When it comes to measuring customer satisfaction, there is no greater determinant than availability of services. Downtime brings disappointment, whether one is filing a tax return, shopping on eBay, or building on Fortnite, as the disruption brings frustration and a loss of benefits and productivity—both personal and business.
Recent research from Infrascale revealed that nearly a quarter of small and medium businesses had their IT systems go offline in 2019, with an estimated 37% losing customers and 17% losing revenue.
To ensure that service availability meets the requirements of customers, it is crucial that the design of the service not only eliminates or minimizes the effect of downtime, but also reinstates the service and component functionality as quickly as possible when disruption occurs. This is the intersection of redundancy and availability.
What is availability?
The ITIL® 4 framework defines availability as “the ability of an IT service or other configuration item to perform its agreed function when required.” This sounds simple in practice but becomes quite complicated to fully calculate it when considering dependencies such as:
- Service architecture
- Third party and customer components
- Capacity and reliability
- Other parameters
The traditional measure of availability is percentage, with 99.999% seen as the ultimate goal—that’s less than 5 minutes of downtime annually. In reality, this is far from achievable. The higher the availability target, the more the cost of not just design of availability, but also the management of availability, as shown in the chart below:
What is redundancy?
Redundancy is a technique of using of one or more additional configuration items to provide fault tolerance. For example, having applications running on multiple virtual machines hosted on different servers.
Redundancy is all about ensuring that if one service component fails, there are others working in parallel to limit disruption. This involves identifying single points of failure in the entire service architecture and providing additional components that can continue functioning in the event of one failing.
How to implement redundancy
As shown in the image above, implementing redundancy to support availability adds significant costs to business operations, in terms of both components and management. Hence the journey for implementing redundancy must be balanced from a cost-benefit analysis.
The first step is primarily a business impact analysis exercise that assesses the impact of disruption to services and determines how much an organization is willing to bear as a loss, which will lead to a decision of how much it is willing to invest to limit the particular loss. A key metric for this decision is the recovery time objective (RTO) which is the period of time following an incident within which a service must be resumed or resources must be recovered.
Then a review of architecture follows to determine which components need to work in parallel, and the framework for managing and supporting these components. Based on the investment by the organization, acquisition and integration of these components is carried out. Consideration must also be given to include redundancy in IT environments such as:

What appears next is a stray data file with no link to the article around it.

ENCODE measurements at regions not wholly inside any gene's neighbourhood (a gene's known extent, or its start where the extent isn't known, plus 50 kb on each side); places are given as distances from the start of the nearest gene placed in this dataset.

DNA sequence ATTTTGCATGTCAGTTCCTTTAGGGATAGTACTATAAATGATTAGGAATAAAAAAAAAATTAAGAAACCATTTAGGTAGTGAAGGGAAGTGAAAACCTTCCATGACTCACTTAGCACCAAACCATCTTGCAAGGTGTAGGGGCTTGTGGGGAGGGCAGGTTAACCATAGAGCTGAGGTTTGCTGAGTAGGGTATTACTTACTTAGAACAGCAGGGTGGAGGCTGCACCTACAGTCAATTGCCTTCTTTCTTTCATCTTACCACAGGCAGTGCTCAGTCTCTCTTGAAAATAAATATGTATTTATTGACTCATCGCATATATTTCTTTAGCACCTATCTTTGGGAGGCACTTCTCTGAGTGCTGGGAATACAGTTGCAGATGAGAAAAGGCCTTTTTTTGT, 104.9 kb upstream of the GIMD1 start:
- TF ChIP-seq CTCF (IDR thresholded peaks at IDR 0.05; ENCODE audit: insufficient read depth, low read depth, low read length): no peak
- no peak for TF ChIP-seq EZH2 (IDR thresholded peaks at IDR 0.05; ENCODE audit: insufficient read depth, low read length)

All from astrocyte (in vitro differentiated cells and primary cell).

- Utilities, e.g. power and cooling
- Connectivity, e.g. multiple internet connections from different providers
For example, most public cloud providers will advertise availability zones which are geographically isolated data centers with independent power sources, networking, and cooling resources. Deploying your application instances in multiple availability zones goes a long way in ensuring high availability of services, by ensuring that downtime to components in one availability zone do not result in total service downtime as other zones continue to serve the customer.
Redundancy in the cloud
In cloud environments, auto-healing is another technique that can be applied in implementing redundancy. This works hand in hand with auto-scaling (automatic distribution of workloads across multiple computing resources such as containers or virtual machines) to ensure a set number of instances are maintained even when disruption occurs.
For example, a rule can be set that a particular application instance always requires four virtual machines running at any one time. So, if the hosting environment detects that one VM is down or unresponsive, it immediately spins a replica VM based on previously configured parameters. This ensures minimal downtime and lessens the need for manual intervention for restoring availability.
Measuring the Impact of Redundancy on Availability
The widely accepted computation for availability is:
While this looks simple enough, it is still a challenge to determine agreement and dependencies, as mentioned earlier. Most service providers will use metrics such as MTBF (mean time between failures) and MTRS (mean time to restore service) to characterize availability. For any service, if the frequency of failures is low or speed of restoration is high, in relation to agreed targets, then it is highly likely to satisfy customer requirements. There is a direct relationship between MTRS and RTO.
MTBF will be a direct beneficiary of redundancy, as having multiple components might increase the period between actual service failures that impact a customer. However, the design of the service components must limit dependency, otherwise if disruption affects all the different components, then MTRS will be longer, as those involved in restoring services will need to work on all the replicated components.
For more on this topic, browse our BMC IT Service Management Blog or check out these articles: